4 In 10 U.S. Workers Considering A Job Change In The Second Half Of 2022

 

  • Money is the top motivator for making a move, Robert Half research shows

  • More than half of professionals considering a change plan to pursue hybrid or fully remote positions

Staff turnover will continue to trouble employers, new research from talent solutions and business consulting firm Robert Half shows. According to the company’s biannual Job Optimism Survey of more than 2,400 workers in the U.S., 41% of respondents said they are currently looking or plan to look for a new role in the second half of 2022. Results remain steady from six months ago.

Those most likely to pursue new opportunities are:

  • 25- to 40-year-olds (53%)
  • Technology professionals (52%)
  • Working parents (50%)
  • Employees who have been with their company for 5-9 years (49%)

Overall, 88% of workers feel confident about their current skill set and marketability. View an infographic of the research highlights and results by age, tenure and practice area.

Competitive Pay Is Top of Mind
The main reasons professionals are looking for a new job are:

  • A salary boost (65%)
  • Greater opportunities for advancement (39%)
  • A career change after experiencing burnout (34%)

More than half of workers considering a change plan to pursue hybrid (55%) or fully remote (54%) positions. And 54% are open to searching outside their city.

“There has never been a better time to explore the job market and opportunities that offer better pay, a greater challenge and more flexibility,” said Paul McDonald, senior executive director of Robert Half. “In this market, even passive job seekers are flight risks, so it’s crucial for companies to address employees’ priorities before they even contemplate a career move.”

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Quitter’s Remorse Is Rare

Among workers who have been with their current company for a year or less, only 1 in 10 said they regret quitting their previous job. Looking back, 26% would have met with their manager to discuss the issues that made them want to leave and 17% would have asked for a raise or promotion before resigning.

McDonald added, “Employee turnover is bound to happen, but companies can mitigate the risk by promoting internal job opportunities, discussing career paths and re-evaluating compensation regularly.”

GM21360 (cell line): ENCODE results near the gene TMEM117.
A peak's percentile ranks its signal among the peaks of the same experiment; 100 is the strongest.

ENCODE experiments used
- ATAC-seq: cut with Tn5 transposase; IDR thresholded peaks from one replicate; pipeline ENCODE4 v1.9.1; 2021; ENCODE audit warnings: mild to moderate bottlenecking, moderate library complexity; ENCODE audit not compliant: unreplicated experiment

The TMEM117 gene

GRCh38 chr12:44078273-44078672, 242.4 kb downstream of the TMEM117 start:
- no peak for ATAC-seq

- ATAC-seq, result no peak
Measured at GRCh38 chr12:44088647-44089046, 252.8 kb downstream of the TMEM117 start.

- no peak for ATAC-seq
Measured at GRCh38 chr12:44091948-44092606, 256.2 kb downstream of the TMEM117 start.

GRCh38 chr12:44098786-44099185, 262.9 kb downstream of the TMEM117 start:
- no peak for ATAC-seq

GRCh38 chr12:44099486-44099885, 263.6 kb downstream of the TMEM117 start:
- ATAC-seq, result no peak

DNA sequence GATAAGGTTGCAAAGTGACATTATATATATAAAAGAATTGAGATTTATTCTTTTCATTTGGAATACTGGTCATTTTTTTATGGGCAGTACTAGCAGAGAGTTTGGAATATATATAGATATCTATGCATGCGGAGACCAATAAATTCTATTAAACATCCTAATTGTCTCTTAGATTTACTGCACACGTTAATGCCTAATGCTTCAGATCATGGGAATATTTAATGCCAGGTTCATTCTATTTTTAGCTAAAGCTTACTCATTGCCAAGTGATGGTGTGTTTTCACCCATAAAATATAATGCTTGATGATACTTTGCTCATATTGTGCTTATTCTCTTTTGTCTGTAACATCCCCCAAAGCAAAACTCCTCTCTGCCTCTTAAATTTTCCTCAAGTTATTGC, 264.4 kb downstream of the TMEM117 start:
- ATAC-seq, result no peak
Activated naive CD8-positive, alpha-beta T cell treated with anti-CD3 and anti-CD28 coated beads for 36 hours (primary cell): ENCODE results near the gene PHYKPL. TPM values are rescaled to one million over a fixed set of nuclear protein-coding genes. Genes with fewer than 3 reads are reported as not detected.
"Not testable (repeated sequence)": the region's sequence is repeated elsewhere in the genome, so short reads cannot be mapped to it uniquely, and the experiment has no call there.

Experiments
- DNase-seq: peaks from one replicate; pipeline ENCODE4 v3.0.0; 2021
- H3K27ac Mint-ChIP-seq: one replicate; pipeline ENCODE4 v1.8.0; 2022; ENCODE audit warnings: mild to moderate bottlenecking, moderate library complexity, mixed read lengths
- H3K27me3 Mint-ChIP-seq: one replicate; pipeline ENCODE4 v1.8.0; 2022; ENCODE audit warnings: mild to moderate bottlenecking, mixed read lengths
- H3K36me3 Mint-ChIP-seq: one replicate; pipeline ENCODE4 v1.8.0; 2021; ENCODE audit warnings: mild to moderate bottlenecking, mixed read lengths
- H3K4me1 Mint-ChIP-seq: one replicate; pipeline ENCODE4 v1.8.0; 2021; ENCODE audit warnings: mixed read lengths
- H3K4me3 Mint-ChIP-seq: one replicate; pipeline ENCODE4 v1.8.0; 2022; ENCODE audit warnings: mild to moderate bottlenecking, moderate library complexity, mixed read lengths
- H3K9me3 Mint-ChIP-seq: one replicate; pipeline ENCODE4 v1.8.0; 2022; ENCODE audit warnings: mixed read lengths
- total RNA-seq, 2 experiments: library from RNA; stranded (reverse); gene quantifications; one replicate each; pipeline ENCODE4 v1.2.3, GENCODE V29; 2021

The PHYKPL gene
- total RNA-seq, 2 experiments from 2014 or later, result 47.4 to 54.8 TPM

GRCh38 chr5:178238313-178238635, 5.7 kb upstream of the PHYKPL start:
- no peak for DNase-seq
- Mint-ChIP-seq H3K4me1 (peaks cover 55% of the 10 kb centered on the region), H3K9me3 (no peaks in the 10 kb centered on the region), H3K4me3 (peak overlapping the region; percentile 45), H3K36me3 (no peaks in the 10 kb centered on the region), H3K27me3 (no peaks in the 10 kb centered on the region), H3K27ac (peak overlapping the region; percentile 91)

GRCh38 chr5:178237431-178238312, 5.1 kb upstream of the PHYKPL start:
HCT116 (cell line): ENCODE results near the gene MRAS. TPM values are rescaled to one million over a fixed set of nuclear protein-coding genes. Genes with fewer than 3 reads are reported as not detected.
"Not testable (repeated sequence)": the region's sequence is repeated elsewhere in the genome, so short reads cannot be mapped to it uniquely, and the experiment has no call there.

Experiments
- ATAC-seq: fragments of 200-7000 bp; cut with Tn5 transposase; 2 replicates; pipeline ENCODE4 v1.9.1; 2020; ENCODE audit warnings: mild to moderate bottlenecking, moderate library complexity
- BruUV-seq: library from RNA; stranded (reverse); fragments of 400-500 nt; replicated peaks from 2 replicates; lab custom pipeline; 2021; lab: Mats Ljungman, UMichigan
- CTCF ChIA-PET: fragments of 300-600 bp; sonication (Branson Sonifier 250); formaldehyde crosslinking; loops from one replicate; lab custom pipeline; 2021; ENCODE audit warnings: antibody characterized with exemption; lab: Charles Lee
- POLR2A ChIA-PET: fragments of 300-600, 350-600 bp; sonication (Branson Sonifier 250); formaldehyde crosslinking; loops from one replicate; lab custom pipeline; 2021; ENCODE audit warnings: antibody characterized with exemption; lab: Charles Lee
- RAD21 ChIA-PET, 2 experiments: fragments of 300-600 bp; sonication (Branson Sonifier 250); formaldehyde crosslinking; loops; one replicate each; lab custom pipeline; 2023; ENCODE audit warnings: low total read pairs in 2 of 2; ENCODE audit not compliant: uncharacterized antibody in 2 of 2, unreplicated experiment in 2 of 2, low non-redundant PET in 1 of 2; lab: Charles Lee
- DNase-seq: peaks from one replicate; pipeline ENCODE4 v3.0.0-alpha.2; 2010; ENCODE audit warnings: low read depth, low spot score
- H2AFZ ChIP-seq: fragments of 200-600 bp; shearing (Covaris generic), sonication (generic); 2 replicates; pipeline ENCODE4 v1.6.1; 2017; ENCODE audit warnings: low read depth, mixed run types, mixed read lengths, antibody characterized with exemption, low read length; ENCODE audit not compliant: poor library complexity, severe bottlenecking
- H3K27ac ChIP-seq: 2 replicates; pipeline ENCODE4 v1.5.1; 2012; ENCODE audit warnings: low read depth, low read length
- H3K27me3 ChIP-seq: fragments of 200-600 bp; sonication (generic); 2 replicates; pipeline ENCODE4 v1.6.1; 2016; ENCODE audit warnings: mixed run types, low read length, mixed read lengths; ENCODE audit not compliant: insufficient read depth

Staff turnover will continue to trouble employers, new research from talent solutions and business consulting firm Robert Half shows. According to the company’s biannual Job Optimism Survey of more than 2,400 workers in the U.S., 41% of respondents said they are currently looking or plan to look for a new role in the second half of 2022. Results remain steady from six months ago.

Those most likely to pursue new opportunities are:

  • 25- to 40-year-olds (53%)
  • Technology professionals (52%)
  • Working parents (50%)
  • Employees who have been with their company for 5-9 years (49%)

Overall, 88% of workers feel confident about their current skill set and marketability. View an infographic of the research highlights and results by age, tenure and practice area.

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Competitive Pay Is Top of Mind
The main reasons professionals are looking for a new job are:

  • A salary boost (65%)
  • Greater opportunities for advancement (39%)
  • A career change after experiencing burnout (34%)

More than half of workers considering a change plan to pursue hybrid (55%) or fully remote (54%) positions. And 54% are open to searching outside their city.

“There has never been a better time to explore the job market and opportunities that offer better pay, a greater challenge and more flexibility,” said Paul McDonald, senior executive director of Robert Half. “In this market, even passive job seekers are flight risks, so it’s crucial for companies to address employees’ priorities before they even contemplate a career move.”

Quitter’s Remorse Is Rare

Among workers who have been with their current company for a year or less, only 1 in 10 said they regret quitting their previous job. Looking back, 26% would have met with their manager to discuss the issues that made them want to leave and 17% would have asked for a raise or promotion before resigning.

McDonald added, “Employee turnover is bound to happen, but companies can mitigate the risk by promoting internal job opportunities, discussing career paths and re-evaluating compensation regularly.”

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